Ramsay’s Kitchen Nightmares

Tuesday, April 27, 2004 by

Heavily trailed over the previous fortnight, Ramsay’s Kitchen Nightmares provided an hour of television so riveting it was difficult to watch, but impossible to switch off.

First in a four-part series, the main thrust is, as with all good formats, simple: take a failing restaurant, and send Gordon Ramsay in with a week to identify what’s going wrong, and do whatever he thinks to sort things out. This week focused on Bonapartes in Silsden, Yorkshire, owned by Sue Ray. This is a pub upstairs, with a basement restaurant offering a “fine dining” menu.

Following a fairly standard template, we start with Ramsay meeting the staff, and sizing up the problems facing the restaurant. Unfortunately, the place has such a bad reputation they have to offer a free dinner (which only 11 people accept) to get anybody in, so Ramsay can see the chef at work.

What follows is really a catalogue of ineptitude, enough to put you off eating out for the foreseeable future. The kitchen staff, comprising head chef Tim Gray, and his mate Lee, clearly cannot cope with cooking for 11 (their restaurant has capacity for 50), and at the end of the night it looks like carnage. As the reality of the situation sets in, Ramsay continually regresses to more basic steps, in order to find something – anything – to build on.

Attempts to cook Tim’s signature dish, which featured prominently in the programme trails, end with Ramsay being sick out the back, having been served rancid scallops. Tim’s excuse is that he didn’t realise. This prompts Ramsay to check out the other ingredients and leads to the discovery of a disgusting kitchen; fridges full of rotting, mouldy food, exposing the lack of training and leadership shown by Tim. Ramsay’s face, on being told that Tim has never cooked an omelette (again much trailed) is incredulous, and inevitably by this stage, we just know that he won’t be able to do it. Which he can’t – both chefs overcook them.

Desperate to establish some basics in Tim’s skills, Ramsay has to resort to baby-steps stuff; teaching Tim how to target the right market, buy stock, plan menus, taste his own food and make a profit. The finale of the week is Valentine’s night, for which they are fully booked (I can only assume because word got round that Ramsay was involved).

By the end however, all seems to have been resolved – Tim appears to have genuinely moved on, the restaurant does well on Valentine’s Night, and everybody’s happy. But instead of cutting to the credits, the programme goes into one last commercial break.

Somewhat inevitably we return within a month for a surprise visit. This is five minutes of difficult viewing, as Ramsay’s genuine enthusiasm to see how thing are going turns to near despair to find out that, within three days, everything had slid back to normal. He inspects the fridges and from what we are shown, it is hard to believe it could get in that state in just a month. Clearly under pressure, Sue decides to close the restaurant, and Ramsay suggests to Tim that he should resign. It’s a devastating tag scene to a remarkable programme.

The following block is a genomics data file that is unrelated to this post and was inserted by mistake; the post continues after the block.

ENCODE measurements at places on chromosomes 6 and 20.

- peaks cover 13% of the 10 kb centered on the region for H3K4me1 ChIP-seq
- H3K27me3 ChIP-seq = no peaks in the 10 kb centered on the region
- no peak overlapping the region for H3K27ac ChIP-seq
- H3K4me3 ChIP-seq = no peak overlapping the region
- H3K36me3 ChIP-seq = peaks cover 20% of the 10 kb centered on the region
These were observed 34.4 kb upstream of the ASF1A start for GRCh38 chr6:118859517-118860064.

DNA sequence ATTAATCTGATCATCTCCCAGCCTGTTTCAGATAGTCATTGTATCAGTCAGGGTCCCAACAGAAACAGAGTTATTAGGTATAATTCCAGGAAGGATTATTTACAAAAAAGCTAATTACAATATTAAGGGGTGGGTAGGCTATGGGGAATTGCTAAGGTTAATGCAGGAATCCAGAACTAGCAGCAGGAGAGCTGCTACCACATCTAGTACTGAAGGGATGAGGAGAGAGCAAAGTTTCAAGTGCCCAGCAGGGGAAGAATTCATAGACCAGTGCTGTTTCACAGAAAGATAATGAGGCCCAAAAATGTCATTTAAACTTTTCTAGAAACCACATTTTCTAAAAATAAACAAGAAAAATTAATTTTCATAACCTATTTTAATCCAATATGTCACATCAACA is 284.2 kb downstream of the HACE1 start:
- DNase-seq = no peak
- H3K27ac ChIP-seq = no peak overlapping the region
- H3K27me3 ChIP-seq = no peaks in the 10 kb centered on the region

Arguably, this format could have been cynically designed to exploit Ramsay’s foul-mouthed reputation, and a casual glance would certainly reinforce that opinion – he’s almost incapable of uttering a sentence that doesn’t contain at least several expletives. But watch, listen and think about what he is saying, and his genuine commitment to his profession in general, and the task at hand become abundantly evident.

Having studied under some of the most famous chefs in the world, Ramsay, who is only 37 years old, is a three Michelin star chef. Such is his commitment and enthusiasm for his profession and cuisine in Britain, that he’s set up his own scholarship to train young chefs. And it is this passion and concern which you can see in every pained expression, and hear in every frustrated utterance, as he desperately attempts to improve a business which many would believe to be a total lost cause.

When things are genuinely going pear-shaped, Ramsay is actually quite composed, and clearly focused on getting things going, getting organised and getting the food out. The real bollockings do not come during service – and it is this lack of self-indulgence which highlights his professionalism. Ramsay is there first as a chef and successful restaurateur, and second as a TV personality.

At this point, instinct would suggest Channel 4 have led with the “strongest” programme of the four, and this appears to have contributed to a certain backlash, with critics strongly suggesting that the programme is exploitative of its participants – which is only true in as much as all television exploits its participants. It’s a two-way relationship, and it very much depends on what you want to get out of it.

For a business that genuinely wants to learn, and gain from the opportunity to have a week of expert troubleshooting from one of its leading proponents, there may be a lot to gain. However, for those looking for some “free” publicity and TV exposure, there’s also a lot to lose.


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